When we talk about intellectual responsibility, we often are caught up in the confusion of what intellectuals ought to do and what they actually do.

Given the prominence and high esteem of intellectualism, the responsibility of intellectuals must be greater than that of any other decent human being.

The privilege we give to our intellectuals confers on them opportunity, and opportunity demands moral responsibility.

Intellectuals perceived to be aligned to Zanu-PF have taken the flak from many quarters for their “conformist subservience to those in power,” if one was to borrow one statement from the founder of international relations theory, Hans Morgenthau.

The attack on these intellectuals has not been entirely without basis, much as most of it is just bitter propaganda from the revolutionary party’s detractors.

In fact “conformist subservience” is the major problem with intellectual responsibility.

In the book “Interventions” Noam Chomsky writes about conformist subservience as dating back to the earliest recorded history.

He wrote that it was the man “who corrupted the youth of Athens” with “false gods” who drank the hemlock, not those who worshipped the true gods of the doctrinal system.

When one looks at the Bible, there is a glaringly huge chunk of the Old Testament devoted entirely to people who condemned the excesses and crimes of the state and its immoral practices, the likes of Samuel, Elijah, Jeremiah, Isaiah, and quite prominently the prophet Amos, the prophet of justice.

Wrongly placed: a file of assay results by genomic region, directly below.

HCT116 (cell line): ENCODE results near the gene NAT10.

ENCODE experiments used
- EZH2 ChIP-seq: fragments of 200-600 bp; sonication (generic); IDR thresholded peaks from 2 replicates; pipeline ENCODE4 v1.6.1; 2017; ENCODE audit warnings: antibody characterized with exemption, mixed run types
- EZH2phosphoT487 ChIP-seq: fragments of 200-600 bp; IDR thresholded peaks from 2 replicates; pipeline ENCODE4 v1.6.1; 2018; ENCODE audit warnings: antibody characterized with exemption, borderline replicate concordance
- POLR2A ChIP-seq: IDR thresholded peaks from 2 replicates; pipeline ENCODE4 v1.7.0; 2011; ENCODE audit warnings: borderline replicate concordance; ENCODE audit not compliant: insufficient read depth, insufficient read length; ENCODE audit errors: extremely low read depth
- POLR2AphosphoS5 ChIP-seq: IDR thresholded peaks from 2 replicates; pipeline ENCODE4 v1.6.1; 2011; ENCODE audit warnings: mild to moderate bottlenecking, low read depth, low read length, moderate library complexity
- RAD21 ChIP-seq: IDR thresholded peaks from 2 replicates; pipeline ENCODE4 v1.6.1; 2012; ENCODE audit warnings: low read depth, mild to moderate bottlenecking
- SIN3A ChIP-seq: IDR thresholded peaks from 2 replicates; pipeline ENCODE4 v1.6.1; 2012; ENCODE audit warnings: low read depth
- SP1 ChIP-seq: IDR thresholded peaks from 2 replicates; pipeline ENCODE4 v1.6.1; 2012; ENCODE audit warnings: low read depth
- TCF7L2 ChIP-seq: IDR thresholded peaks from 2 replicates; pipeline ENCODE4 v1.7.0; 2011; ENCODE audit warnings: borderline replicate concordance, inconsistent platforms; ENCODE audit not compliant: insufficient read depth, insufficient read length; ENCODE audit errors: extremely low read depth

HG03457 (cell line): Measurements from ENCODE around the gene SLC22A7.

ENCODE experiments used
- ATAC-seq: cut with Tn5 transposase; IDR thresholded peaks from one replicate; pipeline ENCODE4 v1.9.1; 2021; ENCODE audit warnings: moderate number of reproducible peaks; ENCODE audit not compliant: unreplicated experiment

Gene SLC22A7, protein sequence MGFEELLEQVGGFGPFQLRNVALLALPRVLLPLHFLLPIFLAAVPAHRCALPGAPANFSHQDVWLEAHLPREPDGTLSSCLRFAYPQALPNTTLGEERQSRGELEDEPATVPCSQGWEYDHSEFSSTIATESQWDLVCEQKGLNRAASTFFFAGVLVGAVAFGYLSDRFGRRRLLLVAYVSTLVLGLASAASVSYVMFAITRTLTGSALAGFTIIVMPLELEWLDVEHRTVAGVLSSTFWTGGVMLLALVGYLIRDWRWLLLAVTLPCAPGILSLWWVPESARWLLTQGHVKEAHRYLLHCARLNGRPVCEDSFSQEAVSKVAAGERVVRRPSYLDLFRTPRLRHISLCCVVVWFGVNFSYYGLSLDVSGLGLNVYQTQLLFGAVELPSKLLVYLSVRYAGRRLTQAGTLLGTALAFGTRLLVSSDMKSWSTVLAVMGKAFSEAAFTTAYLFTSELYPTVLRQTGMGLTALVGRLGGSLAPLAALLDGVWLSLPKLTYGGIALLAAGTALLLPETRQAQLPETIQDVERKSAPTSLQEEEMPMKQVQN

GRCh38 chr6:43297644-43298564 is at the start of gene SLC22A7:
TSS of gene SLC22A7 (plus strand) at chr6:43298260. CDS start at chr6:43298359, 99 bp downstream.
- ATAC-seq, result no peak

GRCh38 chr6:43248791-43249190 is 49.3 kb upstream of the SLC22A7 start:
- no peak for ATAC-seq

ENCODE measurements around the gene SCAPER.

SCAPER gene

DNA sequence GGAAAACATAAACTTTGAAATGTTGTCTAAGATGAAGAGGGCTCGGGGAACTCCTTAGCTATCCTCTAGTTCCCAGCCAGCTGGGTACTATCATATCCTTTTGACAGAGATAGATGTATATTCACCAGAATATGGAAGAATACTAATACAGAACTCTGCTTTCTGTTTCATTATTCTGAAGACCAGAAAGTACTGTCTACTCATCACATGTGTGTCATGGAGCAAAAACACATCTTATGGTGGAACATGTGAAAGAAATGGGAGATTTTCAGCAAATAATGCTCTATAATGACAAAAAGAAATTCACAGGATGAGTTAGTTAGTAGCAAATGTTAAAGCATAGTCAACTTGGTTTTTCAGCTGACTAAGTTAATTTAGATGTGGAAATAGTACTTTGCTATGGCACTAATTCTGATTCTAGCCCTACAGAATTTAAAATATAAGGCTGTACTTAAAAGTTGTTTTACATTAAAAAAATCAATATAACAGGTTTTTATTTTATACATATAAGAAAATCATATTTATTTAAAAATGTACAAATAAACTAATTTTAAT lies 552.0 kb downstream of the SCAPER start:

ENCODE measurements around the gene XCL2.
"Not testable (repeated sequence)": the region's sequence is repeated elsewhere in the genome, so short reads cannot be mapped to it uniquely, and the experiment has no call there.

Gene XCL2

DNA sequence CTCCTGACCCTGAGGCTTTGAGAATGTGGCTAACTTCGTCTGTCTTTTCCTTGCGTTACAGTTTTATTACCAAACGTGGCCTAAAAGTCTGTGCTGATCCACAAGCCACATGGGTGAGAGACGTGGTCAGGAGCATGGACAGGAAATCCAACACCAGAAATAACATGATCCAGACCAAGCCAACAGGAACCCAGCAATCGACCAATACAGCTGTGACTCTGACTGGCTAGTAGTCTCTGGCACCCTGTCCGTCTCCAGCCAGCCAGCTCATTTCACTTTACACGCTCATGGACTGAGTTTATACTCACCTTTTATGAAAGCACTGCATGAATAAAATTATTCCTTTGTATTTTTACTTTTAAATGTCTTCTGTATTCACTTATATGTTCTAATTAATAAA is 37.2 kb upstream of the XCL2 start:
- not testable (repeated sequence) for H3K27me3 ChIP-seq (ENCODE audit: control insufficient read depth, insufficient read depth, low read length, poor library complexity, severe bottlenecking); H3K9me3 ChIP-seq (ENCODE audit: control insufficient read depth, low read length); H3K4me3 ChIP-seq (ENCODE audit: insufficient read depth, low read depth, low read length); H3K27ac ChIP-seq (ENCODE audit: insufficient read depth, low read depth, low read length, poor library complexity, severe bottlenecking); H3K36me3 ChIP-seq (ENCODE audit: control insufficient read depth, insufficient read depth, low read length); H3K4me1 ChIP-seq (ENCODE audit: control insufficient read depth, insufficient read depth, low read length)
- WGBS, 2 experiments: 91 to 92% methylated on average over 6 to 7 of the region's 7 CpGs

These were prophets who confronted injustice and even lost lives for it, not the phoney show prophets of today who thrive on flattering desperate people by “prophesying” to them supposedly secret aspects of their lives, like mobile phone numbers, car registration numbers or home addresses.

The magician-like showmen are just a total disgrace and it is a shame Zimbabwe has a few prominent ones.

One egregiously pompous Zimbabwean such prophet was recently in Sydney, Australia, telling a small crowd of 200 people that “we are the pioneers of prophetic preaching.”

No statement can be stupider than this, and perhaps no amount of credulity can ever beat that of the small crowd that cheered the evidently directionless young church founder.

Prophecy is more than 5 000 years old; and for a village boy from Zimbabwe to wake up “pioneering” it is just absurd.

The overly proud young preacher even had the temerity to declare “I am the most academically educated pastor in Zimbabwe. I taught Finance in Manchester.”

This writer will not dwell too much on some of the most outrageous claims made by this clownish cheat masquerading as a prophet, like saying he had the previous week miraculously filled the pockets of Tswanas with hard cash in a fully packed sports stadium in Gaborone.

Talk of a fraud with reckless abandon.
Preachers of the word of God and other religious leaders, together with politicians and intellectuals take so much advantage of the credulity of trusting followers, as do media to viewers, listeners and readers.